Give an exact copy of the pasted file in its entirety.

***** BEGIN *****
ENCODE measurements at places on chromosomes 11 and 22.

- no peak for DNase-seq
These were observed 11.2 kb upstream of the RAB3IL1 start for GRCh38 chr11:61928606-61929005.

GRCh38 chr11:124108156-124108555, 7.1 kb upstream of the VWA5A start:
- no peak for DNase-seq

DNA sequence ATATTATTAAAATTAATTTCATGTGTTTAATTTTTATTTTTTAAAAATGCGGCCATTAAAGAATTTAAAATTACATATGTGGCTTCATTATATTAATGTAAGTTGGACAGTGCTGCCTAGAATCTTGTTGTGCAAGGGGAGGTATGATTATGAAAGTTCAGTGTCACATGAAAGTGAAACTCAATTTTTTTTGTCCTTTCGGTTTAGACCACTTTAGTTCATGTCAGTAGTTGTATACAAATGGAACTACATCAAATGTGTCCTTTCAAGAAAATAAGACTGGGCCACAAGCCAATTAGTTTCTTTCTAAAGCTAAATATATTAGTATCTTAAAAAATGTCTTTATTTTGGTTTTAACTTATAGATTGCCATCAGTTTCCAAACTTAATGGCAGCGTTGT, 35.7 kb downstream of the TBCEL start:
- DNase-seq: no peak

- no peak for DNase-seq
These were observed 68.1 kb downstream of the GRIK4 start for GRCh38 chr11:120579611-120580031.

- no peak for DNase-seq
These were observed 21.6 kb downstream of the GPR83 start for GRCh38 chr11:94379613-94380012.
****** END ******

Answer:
ENCODE measurements at places on chromosomes 11 and 22.

- no peak for DNase-seq
These were observed 11.2 kb upstream of the RAB3IL1 start for GRCh38 chr11:61928606-61929005.

GRCh38 chr11:124108156-124108555, 7.1 kb upstream of the VWA5A start:
- no peak for DNase-seq

DNA sequence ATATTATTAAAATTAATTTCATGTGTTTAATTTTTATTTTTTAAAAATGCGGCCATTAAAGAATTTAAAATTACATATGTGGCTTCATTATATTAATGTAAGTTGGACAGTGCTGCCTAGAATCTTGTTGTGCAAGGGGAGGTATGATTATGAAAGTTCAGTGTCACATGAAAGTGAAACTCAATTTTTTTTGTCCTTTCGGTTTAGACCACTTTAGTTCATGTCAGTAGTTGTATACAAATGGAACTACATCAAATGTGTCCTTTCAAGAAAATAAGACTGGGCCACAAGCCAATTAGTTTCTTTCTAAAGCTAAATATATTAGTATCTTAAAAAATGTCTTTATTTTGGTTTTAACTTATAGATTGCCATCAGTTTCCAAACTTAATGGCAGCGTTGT, 35.7 kb downstream of the TBCEL start:
- DNase-seq: no peak

- no peak for DNase-seq
These were observed 68.1 kb downstream of the GRIK4 start for GRCh38 chr11:120579611-120580031.

- no peak for DNase-seq
These were observed 21.6 kb downstream of the GPR83 start for GRCh38 chr11:94379613-94380012.